70% Of Supermarket Chickens Test Positive For Bacteria

A new report by the Food Standards Agency (FSA) has revealed that more than 70% of fresh chickens sold in UK supermarkets are contaminated.

The chickens are contaminated with the Campylobacter bacteria, that cause a common form of food poisoning.

While 70% of chickens tested positive for the presence of Campylobacter, with 18% testing positive for the bug above the highest level of contamination. A further 6% of packaging, the FSA has said, tested positive for the presence of Campylobacter, with just one sample at the highest level of contamination. The highest level of contamination is said to have a concentration of more than 1,000 colony-forming units per gram.

As part of its latest study, the FSA tested 1,995 fresh whole chilled chickens, while packaging was also tested for most of these samples. Variations occurred between the different retails and for the first time, the agency has published the individual results for the major supermarket chains.

When measured at the highest levels of contamination, Asda was the worst retailer, with 28% of its chickens having a concentration of more than 1,000 colony-forming units per gram. 22% of Marks and Spencer's chickens were found to be contaminated, while Tesco had an 11% contamination rate. However, it was the only major retailer whose rate was better than the industry average, the FSA said.

Steve Wearne, FSA Director of Policy, said: "These results show that the food industry, especially retailers, need to do more to reduce the amount of campylobacter on fresh chickens.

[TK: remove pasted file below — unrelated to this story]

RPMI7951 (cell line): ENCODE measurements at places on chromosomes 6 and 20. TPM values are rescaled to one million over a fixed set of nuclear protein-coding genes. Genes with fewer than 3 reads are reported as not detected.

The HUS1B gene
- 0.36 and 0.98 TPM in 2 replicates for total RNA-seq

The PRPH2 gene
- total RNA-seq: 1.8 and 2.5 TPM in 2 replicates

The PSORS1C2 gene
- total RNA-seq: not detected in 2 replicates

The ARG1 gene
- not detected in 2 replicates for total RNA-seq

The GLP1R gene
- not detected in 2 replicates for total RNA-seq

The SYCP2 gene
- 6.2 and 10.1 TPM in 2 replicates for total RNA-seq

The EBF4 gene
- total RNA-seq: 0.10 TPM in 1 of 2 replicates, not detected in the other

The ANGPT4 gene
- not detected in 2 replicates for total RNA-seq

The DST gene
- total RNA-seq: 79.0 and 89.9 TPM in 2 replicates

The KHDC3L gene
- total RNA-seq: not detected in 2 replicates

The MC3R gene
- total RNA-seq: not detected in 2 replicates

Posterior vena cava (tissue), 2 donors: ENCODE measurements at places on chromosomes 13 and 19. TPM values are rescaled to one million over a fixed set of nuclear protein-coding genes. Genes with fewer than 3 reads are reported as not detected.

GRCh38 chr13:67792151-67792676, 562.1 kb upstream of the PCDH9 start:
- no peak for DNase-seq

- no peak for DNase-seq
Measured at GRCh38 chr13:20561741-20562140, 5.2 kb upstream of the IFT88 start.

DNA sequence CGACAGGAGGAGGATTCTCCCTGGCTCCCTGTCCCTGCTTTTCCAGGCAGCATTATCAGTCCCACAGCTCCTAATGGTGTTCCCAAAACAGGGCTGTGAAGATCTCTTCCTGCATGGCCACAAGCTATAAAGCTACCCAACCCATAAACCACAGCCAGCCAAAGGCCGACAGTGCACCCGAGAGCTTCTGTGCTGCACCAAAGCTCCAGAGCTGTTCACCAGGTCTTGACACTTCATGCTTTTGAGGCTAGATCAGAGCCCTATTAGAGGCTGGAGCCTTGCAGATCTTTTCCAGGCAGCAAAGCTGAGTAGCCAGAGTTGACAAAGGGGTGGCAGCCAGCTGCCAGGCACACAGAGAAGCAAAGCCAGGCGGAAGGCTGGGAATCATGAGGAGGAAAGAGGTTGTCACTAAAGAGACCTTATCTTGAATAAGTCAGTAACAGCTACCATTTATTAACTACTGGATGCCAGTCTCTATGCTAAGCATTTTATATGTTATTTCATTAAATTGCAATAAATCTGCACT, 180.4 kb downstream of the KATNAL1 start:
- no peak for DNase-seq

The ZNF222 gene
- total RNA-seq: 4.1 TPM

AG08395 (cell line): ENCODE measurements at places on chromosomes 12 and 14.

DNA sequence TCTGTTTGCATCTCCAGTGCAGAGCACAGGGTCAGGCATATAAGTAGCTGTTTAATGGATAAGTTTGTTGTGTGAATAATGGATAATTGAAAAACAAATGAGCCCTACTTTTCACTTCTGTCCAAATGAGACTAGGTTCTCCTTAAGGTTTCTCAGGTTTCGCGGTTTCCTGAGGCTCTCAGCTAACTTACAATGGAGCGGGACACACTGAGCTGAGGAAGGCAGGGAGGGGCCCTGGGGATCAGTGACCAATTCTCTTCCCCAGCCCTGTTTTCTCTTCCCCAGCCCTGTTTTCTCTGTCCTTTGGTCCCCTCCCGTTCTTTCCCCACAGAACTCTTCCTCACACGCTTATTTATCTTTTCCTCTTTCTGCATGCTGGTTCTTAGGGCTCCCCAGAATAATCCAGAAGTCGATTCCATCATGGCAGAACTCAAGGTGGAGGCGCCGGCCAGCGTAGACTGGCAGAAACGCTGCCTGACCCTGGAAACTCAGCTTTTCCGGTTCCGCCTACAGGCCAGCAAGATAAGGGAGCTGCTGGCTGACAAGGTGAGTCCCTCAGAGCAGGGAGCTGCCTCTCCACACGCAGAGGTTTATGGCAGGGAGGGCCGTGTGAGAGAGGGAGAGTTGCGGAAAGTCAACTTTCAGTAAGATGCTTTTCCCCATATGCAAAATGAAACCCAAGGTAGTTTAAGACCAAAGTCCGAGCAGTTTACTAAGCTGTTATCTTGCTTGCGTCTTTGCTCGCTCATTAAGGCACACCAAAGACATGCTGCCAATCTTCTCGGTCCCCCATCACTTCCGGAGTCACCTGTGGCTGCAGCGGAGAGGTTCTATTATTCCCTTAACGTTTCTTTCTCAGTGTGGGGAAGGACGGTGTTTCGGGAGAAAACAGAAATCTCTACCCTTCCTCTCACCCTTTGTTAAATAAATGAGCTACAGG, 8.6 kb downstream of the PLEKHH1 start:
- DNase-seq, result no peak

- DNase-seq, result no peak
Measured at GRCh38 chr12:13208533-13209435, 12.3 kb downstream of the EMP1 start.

"Although we are only half-way through the survey, 18% of birds tested had campylobacter over 1,000 cfu/g, the highest level of contamination, and more than 70% of birds had some campylobacter on them. This shows there is a long way to go before consumers are protected from this bug.

"There are signs that some retailers are starting to step up to their responsibilities. When more do, we will see the sustained improvements that will help prevent many of their customers getting ill."

For example, Marks and Spencer, plus its supplier, 2 Sisters Food Group, have recently developed a five-point plan, an integrated programme of interventions along the food chain to reduce levels of Campylobacter; while Asda and its supplier, Faccenda, have committed to a new steam technology.

Campylobacter is the most common form of food poisoning in the UK, affecting around 280,000 a year, with around 100 deaths. Poultry is responsible in a majority of cases, but the FSA has said the bug can be killed by thorough cooking.


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